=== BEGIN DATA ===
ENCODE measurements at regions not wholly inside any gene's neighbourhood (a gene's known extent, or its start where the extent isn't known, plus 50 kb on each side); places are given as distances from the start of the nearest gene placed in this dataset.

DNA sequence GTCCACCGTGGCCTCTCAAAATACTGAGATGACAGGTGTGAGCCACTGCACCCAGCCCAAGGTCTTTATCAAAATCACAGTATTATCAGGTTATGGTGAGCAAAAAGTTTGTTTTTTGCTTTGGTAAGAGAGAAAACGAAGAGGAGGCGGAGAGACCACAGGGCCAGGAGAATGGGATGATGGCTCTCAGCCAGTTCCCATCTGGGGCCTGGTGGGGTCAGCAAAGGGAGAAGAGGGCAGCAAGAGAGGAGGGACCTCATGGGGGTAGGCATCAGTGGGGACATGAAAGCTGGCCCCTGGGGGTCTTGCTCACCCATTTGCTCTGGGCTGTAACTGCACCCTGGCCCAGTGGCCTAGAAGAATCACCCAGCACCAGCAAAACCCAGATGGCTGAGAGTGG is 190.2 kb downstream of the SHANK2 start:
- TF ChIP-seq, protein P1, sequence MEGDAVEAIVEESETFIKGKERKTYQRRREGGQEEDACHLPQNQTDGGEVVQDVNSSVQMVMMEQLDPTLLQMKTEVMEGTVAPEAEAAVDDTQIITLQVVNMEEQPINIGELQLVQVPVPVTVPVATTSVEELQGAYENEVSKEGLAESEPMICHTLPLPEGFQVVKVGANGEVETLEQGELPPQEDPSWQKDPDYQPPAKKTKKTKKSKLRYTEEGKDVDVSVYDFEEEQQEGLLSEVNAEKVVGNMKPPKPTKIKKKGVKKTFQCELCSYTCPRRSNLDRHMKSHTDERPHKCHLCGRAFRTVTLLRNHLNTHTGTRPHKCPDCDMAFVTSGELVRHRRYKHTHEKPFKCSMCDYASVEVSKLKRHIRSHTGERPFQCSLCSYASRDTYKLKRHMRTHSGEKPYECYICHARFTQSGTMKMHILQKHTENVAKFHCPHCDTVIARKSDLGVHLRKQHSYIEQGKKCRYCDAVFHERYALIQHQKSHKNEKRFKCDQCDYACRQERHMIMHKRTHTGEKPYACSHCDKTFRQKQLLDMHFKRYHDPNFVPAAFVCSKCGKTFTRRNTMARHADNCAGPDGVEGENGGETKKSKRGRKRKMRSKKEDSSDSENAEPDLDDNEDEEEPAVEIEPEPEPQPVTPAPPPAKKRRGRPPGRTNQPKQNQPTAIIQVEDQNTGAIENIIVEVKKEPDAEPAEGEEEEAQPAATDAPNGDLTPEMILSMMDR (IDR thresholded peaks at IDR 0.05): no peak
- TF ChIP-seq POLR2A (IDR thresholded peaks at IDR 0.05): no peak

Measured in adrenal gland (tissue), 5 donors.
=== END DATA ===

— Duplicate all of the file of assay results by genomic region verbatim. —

ENCODE measurements at regions not wholly inside any gene's neighbourhood (a gene's known extent, or its start where the extent isn't known, plus 50 kb on each side); places are given as distances from the start of the nearest gene placed in this dataset.

DNA sequence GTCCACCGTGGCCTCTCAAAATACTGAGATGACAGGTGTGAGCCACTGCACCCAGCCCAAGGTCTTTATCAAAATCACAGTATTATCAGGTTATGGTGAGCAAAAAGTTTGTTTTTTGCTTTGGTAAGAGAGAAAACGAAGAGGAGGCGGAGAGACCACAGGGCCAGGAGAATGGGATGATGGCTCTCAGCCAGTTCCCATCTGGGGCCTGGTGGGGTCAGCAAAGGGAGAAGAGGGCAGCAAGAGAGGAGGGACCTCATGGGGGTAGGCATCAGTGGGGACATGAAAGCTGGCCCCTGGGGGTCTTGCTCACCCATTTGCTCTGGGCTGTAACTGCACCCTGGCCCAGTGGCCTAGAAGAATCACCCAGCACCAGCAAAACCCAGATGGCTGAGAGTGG is 190.2 kb downstream of the SHANK2 start:
- TF ChIP-seq, protein P1, sequence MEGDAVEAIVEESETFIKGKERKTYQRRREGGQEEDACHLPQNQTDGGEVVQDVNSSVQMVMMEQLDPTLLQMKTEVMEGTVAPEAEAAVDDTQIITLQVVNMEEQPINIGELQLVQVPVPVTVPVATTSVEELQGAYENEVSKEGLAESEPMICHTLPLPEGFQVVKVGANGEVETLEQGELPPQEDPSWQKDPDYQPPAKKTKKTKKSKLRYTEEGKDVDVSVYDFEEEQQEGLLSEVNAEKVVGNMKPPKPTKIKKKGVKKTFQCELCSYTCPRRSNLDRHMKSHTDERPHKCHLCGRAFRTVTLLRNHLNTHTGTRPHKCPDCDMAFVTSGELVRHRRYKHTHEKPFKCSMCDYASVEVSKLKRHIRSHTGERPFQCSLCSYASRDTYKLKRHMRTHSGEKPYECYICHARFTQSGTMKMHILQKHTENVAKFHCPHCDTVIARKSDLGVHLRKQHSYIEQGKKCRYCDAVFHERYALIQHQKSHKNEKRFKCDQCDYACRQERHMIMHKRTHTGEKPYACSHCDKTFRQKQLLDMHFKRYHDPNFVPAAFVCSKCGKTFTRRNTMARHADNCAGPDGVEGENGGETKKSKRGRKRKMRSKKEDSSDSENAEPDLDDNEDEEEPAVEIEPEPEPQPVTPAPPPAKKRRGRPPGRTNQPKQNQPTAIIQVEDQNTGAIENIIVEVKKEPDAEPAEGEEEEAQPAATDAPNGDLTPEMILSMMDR (IDR thresholded peaks at IDR 0.05): no peak
- TF ChIP-seq POLR2A (IDR thresholded peaks at IDR 0.05): no peak

Measured in adrenal gland (tissue), 5 donors.